Tag Archives: PRISM

Adding state outlines to PRISM figures (without using Basemap)

I was showing my earlier PRISM/matplotlib examples to a student and their immediate response was to ask how hard it would be to add state outlines to the map without using Basemap.  A quick Google/stackoverflow search suggested that it shouldn’t be too hard (link, link, link, link), as long as the state outlines were in the same coordinate system/projection as the raster data.

The first thing was to read in the PRISM array and compute the extent from the HDR file in order to set the imshow extent.

import numpy as np

def read_prism_hdr(hdr_path):
    """Read an ESRI BIL HDR file"""
    with open(hdr_path, 'r') as input_f:
    header_list = input_f.readlines()
    return dict(item.strip().split() for item in header_list)

prism_path = 'PRISM_tmean_30yr_normal_4kmM2_annual_bil.bil'
header_dict = read_prism_hdr(prism_path.replace('.bil', '.hdr'))

prism_nodata = float(header_dict['NODATA'])
prism_rows = int(header_dict['NROWS'])
prism_cols = int(header_dict['NCOLS'])

# Assume the cells are square and have the same cellsize in each direction
prism_cs = float(header_dict['XDIM'])
# prism_cs = float(header_dict['YDIM'])

# Build extent as xmin, xmax, ymin, ymax
# ULXMAP and ULYMAP are upper left cell center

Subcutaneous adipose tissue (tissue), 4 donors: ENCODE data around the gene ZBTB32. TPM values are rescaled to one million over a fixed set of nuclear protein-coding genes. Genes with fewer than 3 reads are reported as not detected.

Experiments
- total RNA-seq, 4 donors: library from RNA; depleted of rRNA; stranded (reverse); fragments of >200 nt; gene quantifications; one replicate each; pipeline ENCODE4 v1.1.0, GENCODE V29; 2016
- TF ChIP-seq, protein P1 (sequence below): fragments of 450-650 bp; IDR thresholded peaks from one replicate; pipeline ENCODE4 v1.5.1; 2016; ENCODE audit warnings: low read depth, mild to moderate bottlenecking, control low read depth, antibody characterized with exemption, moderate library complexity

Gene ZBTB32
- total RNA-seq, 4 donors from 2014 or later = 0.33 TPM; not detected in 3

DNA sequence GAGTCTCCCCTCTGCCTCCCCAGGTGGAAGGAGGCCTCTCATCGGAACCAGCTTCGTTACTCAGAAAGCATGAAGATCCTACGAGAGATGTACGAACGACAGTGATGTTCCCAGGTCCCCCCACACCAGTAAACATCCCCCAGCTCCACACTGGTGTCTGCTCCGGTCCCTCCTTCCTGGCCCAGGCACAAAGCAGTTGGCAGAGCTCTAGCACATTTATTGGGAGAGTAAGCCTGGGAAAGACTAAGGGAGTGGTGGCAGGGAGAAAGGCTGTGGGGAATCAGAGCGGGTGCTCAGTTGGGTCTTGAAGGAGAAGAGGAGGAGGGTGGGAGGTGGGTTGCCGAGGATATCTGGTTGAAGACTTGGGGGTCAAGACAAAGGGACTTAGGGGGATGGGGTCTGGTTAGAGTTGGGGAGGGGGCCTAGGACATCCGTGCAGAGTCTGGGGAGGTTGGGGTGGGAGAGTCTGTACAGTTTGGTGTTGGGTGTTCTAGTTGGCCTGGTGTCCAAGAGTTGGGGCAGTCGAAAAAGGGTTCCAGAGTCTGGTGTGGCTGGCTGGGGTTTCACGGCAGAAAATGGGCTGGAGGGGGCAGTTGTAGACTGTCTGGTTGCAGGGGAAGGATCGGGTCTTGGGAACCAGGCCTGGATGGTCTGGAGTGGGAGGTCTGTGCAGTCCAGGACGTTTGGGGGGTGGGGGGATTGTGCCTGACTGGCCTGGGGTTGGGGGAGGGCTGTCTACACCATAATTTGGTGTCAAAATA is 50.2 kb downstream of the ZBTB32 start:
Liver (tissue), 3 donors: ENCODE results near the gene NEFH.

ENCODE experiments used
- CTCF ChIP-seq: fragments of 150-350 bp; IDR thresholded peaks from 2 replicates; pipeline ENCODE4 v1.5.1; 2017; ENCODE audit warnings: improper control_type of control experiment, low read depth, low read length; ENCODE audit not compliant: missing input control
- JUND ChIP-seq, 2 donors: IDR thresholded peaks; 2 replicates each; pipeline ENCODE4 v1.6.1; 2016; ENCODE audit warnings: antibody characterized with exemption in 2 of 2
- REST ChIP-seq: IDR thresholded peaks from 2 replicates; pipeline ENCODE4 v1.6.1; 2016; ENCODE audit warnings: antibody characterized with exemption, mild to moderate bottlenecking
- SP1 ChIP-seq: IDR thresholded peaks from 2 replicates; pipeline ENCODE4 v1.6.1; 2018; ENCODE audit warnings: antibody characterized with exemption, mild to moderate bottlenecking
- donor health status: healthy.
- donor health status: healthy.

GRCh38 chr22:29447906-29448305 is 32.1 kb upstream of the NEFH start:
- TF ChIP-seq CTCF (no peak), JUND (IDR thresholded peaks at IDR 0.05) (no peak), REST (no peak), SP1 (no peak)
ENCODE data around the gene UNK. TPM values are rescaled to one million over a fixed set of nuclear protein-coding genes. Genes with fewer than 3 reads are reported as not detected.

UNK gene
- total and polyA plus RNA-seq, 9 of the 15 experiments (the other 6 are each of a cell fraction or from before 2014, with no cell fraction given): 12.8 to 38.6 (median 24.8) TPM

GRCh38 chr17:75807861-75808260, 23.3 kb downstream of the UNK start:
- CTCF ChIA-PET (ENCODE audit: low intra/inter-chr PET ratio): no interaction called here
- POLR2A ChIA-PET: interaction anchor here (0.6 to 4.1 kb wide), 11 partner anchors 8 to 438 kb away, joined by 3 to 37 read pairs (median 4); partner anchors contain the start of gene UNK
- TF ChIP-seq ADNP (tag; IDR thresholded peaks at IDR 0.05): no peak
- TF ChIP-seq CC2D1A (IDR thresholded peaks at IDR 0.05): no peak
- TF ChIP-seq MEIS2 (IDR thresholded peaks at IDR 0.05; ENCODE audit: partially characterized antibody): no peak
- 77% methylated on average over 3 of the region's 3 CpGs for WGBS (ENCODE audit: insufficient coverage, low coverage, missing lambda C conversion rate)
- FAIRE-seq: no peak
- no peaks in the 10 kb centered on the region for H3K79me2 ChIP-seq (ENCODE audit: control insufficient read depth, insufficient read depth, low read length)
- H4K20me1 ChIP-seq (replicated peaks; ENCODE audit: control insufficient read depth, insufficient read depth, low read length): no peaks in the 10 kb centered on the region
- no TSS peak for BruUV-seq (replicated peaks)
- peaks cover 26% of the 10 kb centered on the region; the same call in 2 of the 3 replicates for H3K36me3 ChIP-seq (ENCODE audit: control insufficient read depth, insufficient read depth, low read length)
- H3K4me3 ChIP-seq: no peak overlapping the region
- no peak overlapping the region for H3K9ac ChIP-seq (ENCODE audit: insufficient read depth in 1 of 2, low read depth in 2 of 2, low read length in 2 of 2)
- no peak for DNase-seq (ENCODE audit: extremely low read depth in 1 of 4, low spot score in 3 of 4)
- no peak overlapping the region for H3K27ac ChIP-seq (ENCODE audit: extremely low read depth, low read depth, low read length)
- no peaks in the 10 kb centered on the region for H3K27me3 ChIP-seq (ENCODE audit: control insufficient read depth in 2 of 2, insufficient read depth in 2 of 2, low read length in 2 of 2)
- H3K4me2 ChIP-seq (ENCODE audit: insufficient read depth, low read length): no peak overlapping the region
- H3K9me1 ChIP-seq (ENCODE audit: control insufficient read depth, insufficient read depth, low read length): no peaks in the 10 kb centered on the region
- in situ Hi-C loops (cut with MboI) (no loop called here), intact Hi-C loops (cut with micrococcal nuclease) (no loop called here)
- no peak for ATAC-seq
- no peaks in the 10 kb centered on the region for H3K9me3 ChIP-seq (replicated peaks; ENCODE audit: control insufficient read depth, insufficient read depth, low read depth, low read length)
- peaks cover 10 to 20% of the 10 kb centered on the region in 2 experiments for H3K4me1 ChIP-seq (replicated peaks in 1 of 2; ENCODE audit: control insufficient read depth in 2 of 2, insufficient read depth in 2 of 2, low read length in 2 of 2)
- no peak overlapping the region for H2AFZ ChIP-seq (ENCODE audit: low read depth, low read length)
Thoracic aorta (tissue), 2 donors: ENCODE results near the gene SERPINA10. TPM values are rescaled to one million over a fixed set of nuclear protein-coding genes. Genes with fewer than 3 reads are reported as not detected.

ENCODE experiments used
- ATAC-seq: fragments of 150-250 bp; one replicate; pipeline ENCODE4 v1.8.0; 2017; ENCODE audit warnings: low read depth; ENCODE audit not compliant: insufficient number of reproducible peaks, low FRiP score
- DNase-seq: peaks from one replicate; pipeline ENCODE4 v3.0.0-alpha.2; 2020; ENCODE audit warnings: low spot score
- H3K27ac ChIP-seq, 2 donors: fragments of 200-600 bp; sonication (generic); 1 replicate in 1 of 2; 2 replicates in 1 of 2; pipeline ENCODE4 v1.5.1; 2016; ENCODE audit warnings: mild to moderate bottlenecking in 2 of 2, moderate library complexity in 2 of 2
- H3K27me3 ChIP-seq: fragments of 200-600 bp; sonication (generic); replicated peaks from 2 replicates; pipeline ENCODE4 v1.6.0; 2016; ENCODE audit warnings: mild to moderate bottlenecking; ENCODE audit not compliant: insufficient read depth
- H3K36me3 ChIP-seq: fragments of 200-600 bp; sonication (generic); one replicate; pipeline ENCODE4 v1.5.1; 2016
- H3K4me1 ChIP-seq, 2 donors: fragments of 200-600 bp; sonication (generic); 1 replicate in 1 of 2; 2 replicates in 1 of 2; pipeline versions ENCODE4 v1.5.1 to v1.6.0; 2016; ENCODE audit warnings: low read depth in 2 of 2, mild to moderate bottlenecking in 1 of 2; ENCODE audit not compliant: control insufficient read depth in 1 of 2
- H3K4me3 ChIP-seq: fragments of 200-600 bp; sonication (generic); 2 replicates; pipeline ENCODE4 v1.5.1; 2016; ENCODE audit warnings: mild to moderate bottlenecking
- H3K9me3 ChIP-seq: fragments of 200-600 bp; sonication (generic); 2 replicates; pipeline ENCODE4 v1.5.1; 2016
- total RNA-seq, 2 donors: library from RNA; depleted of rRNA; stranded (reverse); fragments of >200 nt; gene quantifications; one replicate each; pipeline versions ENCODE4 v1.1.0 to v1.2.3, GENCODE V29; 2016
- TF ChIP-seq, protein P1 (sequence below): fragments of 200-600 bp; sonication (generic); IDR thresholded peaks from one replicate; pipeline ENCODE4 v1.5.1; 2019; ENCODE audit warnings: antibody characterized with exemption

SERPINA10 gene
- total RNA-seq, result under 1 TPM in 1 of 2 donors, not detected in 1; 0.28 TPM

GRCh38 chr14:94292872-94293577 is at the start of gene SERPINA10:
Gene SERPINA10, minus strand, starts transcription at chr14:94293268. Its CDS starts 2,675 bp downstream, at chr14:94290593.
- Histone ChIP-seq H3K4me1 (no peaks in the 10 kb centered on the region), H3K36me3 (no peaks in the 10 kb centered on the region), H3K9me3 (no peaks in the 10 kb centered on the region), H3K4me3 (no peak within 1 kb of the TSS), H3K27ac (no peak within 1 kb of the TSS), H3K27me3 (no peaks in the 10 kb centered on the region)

prism_extent = [
    float(header_dict['ULXMAP']) - 0.5 * prism_cs,
    float(header_dict['ULXMAP']) - 0.5 * prism_cs + prism_cols * prism_cs,
    float(header_dict['ULYMAP']) + 0.5 * prism_cs - prism_rows * prism_cs,
    float(header_dict['ULYMAP']) + 0.5 * prism_cs
]

# Read in the array
prism_array = np.fromfile(prism_path, dtype=np.float32)
prism_array = prism_array.reshape(prism_rows, prism_cols)
prism_array[prism_array == prism_nodata] = np.nan

My first approach was basically copied from this script.  I used the 1:20,000,000 state shapefile from the US Census Cartographic Boundaries website.   I installed gdal, fiona, descartes, and shapely using the wheel files built by Christoph Gohlke, since none of the modules would install with conda (on my windows computer). I had to use GDAL 1.11.4 instead of 2.0.2, otherwise I got an error when reading the shapefile with fiona.

import os
from collections import defaultdict

from descartes import PolygonPatch
import fiona
import matplotlib.pyplot as plt
from matplotlib.collections import PatchCollection
from shapely.geometry import MultiPolygon, Polygon, shape

# Read the polygon geometries from the shapefile
shp_path = 'cb_2014_us_state_20m.shp'
mp = MultiPolygon(
    [shape(pol['geometry']) for pol in fiona.open(shp_path, 'r')])

fig = plt.figure()
ax = fig.add_subplot(111)
ax.imshow(prism_array, cmap='viridis', extent=prism_extent)
patches = [PolygonPatch(p, fc='none', ec='0.1', zorder=1) for p in mp]
ax.add_collection(PatchCollection(patches, match_original=True))
plt.grid()
plt.show()

prism_missing_patches

The problem with this combination of approach and dataset, are that the state features are multi-polygons, but only the first polygon is read if the feature is a multi-polygon.  As you can see, some of the state with more than one polygon are missing (California, Michigan, Florida, etc.).

The following approach will check whether the feature is a polygon or multi-polygon. If it is a multi-polygon, it will read each polygon geometry from the multi-polygon.

geom_list = []
with fiona.open(shp_path, 'r') as cell_f:
    for feature in cell_f:
        ftr_geom = shape(feature['geometry'])